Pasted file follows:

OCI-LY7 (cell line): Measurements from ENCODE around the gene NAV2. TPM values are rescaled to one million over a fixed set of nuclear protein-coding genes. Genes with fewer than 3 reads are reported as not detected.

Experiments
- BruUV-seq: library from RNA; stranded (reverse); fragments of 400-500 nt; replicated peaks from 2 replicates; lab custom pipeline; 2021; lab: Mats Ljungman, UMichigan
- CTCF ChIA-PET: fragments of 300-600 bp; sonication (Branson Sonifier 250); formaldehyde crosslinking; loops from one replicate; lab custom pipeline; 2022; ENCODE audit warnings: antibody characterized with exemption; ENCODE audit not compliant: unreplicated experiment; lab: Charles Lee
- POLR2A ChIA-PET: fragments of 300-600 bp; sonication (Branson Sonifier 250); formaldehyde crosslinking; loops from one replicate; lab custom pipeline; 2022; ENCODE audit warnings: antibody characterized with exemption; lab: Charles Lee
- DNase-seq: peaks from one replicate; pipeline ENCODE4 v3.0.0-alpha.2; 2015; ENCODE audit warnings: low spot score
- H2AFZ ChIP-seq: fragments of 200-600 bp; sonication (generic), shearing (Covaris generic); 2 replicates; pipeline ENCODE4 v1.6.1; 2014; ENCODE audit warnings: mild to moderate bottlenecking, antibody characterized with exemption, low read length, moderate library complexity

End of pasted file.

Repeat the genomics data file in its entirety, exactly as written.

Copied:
OCI-LY7 (cell line): Measurements from ENCODE around the gene NAV2. TPM values are rescaled to one million over a fixed set of nuclear protein-coding genes. Genes with fewer than 3 reads are reported as not detected.

Experiments
- BruUV-seq: library from RNA; stranded (reverse); fragments of 400-500 nt; replicated peaks from 2 replicates; lab custom pipeline; 2021; lab: Mats Ljungman, UMichigan
- CTCF ChIA-PET: fragments of 300-600 bp; sonication (Branson Sonifier 250); formaldehyde crosslinking; loops from one replicate; lab custom pipeline; 2022; ENCODE audit warnings: antibody characterized with exemption; ENCODE audit not compliant: unreplicated experiment; lab: Charles Lee
- POLR2A ChIA-PET: fragments of 300-600 bp; sonication (Branson Sonifier 250); formaldehyde crosslinking; loops from one replicate; lab custom pipeline; 2022; ENCODE audit warnings: antibody characterized with exemption; lab: Charles Lee
- DNase-seq: peaks from one replicate; pipeline ENCODE4 v3.0.0-alpha.2; 2015; ENCODE audit warnings: low spot score
- H2AFZ ChIP-seq: fragments of 200-600 bp; sonication (generic), shearing (Covaris generic); 2 replicates; pipeline ENCODE4 v1.6.1; 2014; ENCODE audit warnings: mild to moderate bottlenecking, antibody characterized with exemption, low read length, moderate library complexity